A lot of magazines now are so controlled that fashion is losing its sense of self. It’s a real shame, because it never used to be like that. When I started out, my generation was brought up by The Face, i-D, those kinds of magazines. And suddenly it got lost in translation. Things should be questioned more, and that is what Viviane does with her images. They make you stop and question beauty, question yourself, how you feel about something. Obviously they are different and strange and abstract, and sometimes it really does your head in. You think: my god, what is this, is this beauty? It makes you feel alive. These days you can look at images in magazines and everything has been retouched in a generic way and everyone chooses the same models and likes the same clothes. Styling has gone out of the window. With Viviane you feel alive, you look at the pictures and you don’t know what’s going on. They are so distinctively hers. You can feel the mystery. It’s not like a straightforward thing.

I guess that’s what images should be, in a way – especially now that there are so many images, there’s internet and if you get something into print, especially in a magazine, you’ve got to have something to say, because images are everywhere. You need something to excite people more, because they see so many different images. They are interacting at such a visual level that sometimes images in a magazine don’t mean anything. I think that if you look at an image by Viviane it’s arresting. You feel seduced, whether in a good or a bad way. You’re definitely left to interpret the image in any way that you want. You know?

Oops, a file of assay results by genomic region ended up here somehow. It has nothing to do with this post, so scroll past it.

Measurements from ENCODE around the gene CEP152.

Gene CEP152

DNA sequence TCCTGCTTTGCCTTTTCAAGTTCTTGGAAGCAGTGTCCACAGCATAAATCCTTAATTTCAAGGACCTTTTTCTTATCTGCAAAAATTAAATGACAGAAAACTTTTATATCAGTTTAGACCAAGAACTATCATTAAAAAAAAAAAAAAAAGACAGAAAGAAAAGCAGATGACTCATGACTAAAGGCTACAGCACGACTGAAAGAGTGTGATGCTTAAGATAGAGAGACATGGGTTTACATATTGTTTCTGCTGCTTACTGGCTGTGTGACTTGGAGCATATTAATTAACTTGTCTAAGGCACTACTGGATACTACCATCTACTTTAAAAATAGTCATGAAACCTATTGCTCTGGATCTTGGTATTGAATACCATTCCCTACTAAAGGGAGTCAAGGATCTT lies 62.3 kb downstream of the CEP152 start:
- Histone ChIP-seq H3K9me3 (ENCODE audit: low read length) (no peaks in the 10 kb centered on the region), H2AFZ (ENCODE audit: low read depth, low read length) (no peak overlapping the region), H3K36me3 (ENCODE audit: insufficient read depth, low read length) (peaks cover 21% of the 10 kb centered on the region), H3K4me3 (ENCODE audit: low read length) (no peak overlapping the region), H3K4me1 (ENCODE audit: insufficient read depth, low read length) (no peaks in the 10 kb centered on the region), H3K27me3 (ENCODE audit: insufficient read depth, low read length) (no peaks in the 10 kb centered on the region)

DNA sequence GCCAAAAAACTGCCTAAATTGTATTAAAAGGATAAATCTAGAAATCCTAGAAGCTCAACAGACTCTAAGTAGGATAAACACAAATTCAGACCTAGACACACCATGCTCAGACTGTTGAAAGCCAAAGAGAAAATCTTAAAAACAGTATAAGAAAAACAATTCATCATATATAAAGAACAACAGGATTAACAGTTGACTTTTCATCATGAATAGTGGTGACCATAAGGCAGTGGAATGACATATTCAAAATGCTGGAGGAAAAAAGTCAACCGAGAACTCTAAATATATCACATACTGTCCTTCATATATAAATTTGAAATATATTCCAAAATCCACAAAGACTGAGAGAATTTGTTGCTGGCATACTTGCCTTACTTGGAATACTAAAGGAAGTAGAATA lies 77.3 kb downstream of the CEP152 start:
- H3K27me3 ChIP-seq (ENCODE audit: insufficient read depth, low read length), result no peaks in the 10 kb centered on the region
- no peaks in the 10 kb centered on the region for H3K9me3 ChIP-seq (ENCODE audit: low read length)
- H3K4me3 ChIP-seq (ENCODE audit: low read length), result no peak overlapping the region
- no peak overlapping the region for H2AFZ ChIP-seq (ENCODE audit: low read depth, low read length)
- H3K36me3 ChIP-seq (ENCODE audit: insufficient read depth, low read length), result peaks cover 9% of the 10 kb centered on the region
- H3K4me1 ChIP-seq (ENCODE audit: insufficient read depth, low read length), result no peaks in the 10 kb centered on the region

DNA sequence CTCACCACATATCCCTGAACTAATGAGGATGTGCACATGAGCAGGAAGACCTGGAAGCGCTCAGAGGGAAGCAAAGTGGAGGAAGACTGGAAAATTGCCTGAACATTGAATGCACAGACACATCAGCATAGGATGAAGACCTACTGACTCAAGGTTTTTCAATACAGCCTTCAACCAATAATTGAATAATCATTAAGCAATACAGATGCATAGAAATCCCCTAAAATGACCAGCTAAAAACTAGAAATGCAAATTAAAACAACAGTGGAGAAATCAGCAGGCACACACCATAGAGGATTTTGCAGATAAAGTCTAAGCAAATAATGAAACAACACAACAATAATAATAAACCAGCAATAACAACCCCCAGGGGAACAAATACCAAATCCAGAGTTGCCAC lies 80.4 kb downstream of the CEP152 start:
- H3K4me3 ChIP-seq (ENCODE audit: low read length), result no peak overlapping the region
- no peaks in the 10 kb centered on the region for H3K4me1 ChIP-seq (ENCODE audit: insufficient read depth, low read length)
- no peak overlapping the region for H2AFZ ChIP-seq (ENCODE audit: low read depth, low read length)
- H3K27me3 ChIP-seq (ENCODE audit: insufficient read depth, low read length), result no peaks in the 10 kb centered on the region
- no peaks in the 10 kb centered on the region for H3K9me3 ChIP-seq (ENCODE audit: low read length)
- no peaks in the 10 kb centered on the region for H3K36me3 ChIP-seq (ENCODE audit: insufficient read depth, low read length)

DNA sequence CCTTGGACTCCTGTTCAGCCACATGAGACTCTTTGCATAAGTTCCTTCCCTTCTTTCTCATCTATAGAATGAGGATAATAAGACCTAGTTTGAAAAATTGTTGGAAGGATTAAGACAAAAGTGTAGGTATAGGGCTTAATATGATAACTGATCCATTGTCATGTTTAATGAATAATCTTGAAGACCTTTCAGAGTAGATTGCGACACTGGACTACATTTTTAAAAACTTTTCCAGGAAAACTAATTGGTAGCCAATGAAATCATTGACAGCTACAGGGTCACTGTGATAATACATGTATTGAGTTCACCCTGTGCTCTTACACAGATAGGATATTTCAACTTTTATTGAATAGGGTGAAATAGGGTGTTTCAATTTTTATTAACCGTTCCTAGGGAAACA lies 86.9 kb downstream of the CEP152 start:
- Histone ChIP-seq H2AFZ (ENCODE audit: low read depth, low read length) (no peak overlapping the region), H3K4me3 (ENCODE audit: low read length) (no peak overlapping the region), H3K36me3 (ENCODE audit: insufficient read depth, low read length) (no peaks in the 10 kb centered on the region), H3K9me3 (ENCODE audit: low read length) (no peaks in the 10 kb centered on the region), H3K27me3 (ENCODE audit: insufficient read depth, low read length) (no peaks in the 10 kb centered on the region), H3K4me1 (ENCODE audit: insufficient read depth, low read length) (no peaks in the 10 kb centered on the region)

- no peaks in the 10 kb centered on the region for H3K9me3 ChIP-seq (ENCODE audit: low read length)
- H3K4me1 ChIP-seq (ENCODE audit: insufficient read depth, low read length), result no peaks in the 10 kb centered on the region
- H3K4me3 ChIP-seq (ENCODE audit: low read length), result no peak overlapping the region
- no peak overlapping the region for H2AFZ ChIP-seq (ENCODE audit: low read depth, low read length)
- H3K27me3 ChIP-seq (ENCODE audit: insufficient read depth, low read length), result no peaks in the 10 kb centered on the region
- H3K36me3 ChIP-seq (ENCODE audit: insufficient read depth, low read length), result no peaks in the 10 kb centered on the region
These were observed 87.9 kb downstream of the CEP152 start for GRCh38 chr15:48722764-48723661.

NvdB: Viviane no longer does more commercial magazines. Do you think it will stay that way?

VR: Well, I did some commercial work with Viviane too. We did some advertising together. It’s a different process. Again there’s limitation and restriction because you can’t push it as far as you would like to. Sometimes with Pop you can really take it to the next level. We go right beyond, and we’re just lost in the fantasy of it all. That’s how I think it should be. It should be a place to play around and to experiment. Each project is different. But with the advertising we’ve done, you’ve got to adhere to a lot of different requirements, and different desires. You’ve got their expectations, and it’s a different thing. Sometimes it’s difficult. They want a girl to be projected in a certain way. You always have to come to a certain compromise, but it’s still a valid exercise and I think that when people are brave enough to take on Viviane – because she’s not the obvious choice – it’s a great company. They may feel threatened by it, sometimes people find her too much. But she’s very flexible. She’s such easy company, she’s so easy to work with, there’s no confusion with her. It’s funny, that’s why you can put her in any kind of environment. She can work really well with a team, and clients love that.